Custom Apartments Give Handicapped Their Independence


Alan McDowell, afflicted with cerebral palsy, relaxed Sunday in his brand-new one-bedroom apartment with low cabinets and railings in the bathtub and around the commode--all for $160 a month.

"It's much easier, because I can reach things," the 26-year-old former Gardena resident said.

Eva Newton, 68, who has a bad back and gets about with the aid of a walker, hasn't had a place she could call her own since a fire ravaged her residence in 1987. Her rent also is about $160 a month.

"This is just unbelievable, just so beautiful," said Newton, who had been living with her daughter. "I can feel independent."

And so it was at Sunday's ribbon-cutting for FAME Arms, a complex of 40 one-bedroom apartments for the handicapped.

The First African Methodist Episcopal Church and the Good Shepherd Center for Independent Living developed the apartments in the 2400 block of Western Avenue with $3.9 million in loans from the U.S. Department of Housing and Urban Development and the Los Angeles Community Redevelopment Agency. The church will be responsible for repaying the loans.

The apartments feature wheelchair ramps and patios, or balconies that are wheelchair accessible. All of the units have sturdy handrails in the bathrooms.

The most specialized apartments are set up especially for wheelchair-bound people. They have wide entryways with ample space for turns. The peep hole in the front door is low. So are the intercom controls.

The bathrooms have drive-in showers with benches. And there are roll-in spaces beneath the stove and sink in the kitchen. Hot water pipes are padded and insulated to prevent burns.

The disabled residents who attended the opening said they had spent most of their lives struggling up stairs and squeezing into bathrooms in traditional housing.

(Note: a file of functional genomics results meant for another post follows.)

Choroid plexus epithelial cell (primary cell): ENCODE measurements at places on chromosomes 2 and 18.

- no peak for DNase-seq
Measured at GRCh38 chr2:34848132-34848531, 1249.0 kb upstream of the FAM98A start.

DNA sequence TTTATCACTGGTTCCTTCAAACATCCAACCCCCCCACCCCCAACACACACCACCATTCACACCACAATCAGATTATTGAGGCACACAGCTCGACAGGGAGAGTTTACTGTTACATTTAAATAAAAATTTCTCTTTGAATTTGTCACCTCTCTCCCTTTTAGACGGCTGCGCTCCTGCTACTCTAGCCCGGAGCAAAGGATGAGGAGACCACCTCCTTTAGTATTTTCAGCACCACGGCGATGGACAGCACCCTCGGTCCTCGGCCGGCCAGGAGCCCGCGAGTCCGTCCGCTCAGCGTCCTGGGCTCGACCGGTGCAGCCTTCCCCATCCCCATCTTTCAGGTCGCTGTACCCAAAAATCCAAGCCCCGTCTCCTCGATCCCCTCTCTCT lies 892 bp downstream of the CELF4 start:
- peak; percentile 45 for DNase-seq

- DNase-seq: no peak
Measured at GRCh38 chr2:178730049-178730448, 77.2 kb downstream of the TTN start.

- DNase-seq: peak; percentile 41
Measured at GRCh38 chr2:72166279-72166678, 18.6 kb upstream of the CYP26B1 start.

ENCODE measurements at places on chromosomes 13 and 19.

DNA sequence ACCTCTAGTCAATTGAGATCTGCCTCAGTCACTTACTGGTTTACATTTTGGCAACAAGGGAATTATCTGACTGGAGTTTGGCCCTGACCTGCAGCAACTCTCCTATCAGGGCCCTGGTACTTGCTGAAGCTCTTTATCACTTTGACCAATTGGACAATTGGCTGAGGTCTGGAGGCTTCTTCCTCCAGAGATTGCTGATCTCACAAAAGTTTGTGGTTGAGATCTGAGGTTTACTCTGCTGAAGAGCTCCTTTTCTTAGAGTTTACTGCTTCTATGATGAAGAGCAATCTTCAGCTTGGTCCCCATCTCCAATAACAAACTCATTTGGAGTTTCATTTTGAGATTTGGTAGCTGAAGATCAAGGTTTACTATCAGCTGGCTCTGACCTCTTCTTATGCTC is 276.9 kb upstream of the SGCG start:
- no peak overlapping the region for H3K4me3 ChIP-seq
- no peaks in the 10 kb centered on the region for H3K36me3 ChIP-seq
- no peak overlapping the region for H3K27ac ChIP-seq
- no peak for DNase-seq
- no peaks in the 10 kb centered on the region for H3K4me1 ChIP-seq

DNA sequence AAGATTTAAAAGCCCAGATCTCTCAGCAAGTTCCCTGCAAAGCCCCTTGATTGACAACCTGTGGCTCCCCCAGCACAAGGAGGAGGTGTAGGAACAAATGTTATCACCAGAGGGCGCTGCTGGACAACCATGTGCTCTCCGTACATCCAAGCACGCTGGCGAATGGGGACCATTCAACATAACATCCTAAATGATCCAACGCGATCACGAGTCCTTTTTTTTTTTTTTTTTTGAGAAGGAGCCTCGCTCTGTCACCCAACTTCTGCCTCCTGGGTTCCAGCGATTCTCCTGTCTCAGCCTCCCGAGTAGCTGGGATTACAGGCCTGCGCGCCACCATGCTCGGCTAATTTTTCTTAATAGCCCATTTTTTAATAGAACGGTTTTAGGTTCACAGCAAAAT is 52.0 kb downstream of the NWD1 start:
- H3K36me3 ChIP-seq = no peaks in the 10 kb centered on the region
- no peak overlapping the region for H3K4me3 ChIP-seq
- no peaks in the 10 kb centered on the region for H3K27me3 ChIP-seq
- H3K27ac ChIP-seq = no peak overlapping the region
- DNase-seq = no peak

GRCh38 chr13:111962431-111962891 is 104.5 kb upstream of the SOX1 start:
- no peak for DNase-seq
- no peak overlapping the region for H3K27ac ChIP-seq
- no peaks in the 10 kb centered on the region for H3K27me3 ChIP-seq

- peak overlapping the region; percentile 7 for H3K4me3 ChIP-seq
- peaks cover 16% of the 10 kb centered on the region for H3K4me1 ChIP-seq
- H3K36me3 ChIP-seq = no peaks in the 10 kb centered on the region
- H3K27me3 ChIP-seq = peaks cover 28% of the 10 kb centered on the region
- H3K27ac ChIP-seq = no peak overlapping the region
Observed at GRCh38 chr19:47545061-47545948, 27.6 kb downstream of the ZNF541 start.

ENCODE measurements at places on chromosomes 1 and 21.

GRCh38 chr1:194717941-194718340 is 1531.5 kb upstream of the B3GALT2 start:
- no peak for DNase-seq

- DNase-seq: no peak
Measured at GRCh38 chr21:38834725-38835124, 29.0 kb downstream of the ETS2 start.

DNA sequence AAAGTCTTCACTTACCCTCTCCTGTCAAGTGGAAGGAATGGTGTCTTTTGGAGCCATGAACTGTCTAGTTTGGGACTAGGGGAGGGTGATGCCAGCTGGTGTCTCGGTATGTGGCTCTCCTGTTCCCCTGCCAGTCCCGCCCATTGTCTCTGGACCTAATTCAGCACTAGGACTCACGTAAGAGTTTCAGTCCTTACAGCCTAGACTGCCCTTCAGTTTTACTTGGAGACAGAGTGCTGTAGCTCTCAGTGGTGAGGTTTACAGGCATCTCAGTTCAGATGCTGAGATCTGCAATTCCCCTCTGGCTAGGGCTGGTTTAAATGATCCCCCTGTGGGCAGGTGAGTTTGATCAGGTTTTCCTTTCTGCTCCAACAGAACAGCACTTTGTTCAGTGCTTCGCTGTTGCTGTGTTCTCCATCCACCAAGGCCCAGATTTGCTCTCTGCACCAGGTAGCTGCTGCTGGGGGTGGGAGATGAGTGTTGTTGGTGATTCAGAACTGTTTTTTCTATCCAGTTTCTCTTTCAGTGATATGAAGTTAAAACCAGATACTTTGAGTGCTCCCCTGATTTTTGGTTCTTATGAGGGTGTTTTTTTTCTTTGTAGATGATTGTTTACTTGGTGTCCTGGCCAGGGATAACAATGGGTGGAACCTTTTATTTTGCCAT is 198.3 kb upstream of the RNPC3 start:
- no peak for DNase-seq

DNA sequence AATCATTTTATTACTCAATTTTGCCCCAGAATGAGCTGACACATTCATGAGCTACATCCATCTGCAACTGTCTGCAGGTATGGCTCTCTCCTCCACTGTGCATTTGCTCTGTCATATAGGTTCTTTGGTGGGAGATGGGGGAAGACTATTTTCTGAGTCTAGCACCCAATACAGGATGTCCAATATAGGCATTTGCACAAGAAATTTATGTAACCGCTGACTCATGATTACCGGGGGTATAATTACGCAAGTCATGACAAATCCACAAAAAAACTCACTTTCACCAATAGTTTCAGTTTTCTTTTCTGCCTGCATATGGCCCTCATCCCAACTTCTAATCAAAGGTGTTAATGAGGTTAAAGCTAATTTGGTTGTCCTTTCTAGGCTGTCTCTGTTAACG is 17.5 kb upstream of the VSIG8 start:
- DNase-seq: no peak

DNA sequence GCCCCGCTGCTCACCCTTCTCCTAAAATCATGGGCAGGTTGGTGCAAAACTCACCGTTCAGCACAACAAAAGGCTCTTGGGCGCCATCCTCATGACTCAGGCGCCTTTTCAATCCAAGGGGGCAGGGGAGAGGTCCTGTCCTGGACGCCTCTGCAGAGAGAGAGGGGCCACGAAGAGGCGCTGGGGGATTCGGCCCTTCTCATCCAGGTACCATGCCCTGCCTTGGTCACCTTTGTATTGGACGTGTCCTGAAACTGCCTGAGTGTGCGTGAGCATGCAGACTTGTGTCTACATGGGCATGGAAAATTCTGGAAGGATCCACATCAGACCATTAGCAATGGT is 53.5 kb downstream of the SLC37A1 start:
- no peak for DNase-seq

For an able-bodied person, it would be akin to climbing a five-foot-tall step before entering the front door.

Mayor Tom Bradley and more than 100 city officials and church members turned out to mark the opening of the three-story Cape Cod-style complex, which was four years in the making. Residents began moving in last week.

"(The disabled) will enjoy living here just as anyone with full use of their limbs," Bradley said.

The architectural firm of John Williams and Partners designed the complex, which features laundry rooms on all levels. There is a courtyard behind the apartments with a rose garden and palm trees. There is also a weight room, but the equipment has yet to be delivered.

In addition to being well equipped, the apartments are affordable. Federal rent subsidies allow disabled, low-income residents to live in the apartments for 30% of their monthly income.

To qualify, a single resident must have an annual income of $14,600 or less. Couples cannot have an income exceeding $16,700. Most receive state disability payments.

Only about five of the 40 units were occupied on Sunday. Four more apartments will be occupied each day until the building is full, said building manager Richard Owens. There is a waiting list with about 100 names, Owens said.

"People are calling all the time," he said. "There's a tremendous need for handicapped housing."

Peggy Hill, the First AME Church's housing director, called the apartments the church's first such effort.

"We hope to be able to do more in the future," she said.

Copyright © 2019, Los Angeles Times
EDITION: California | U.S. & World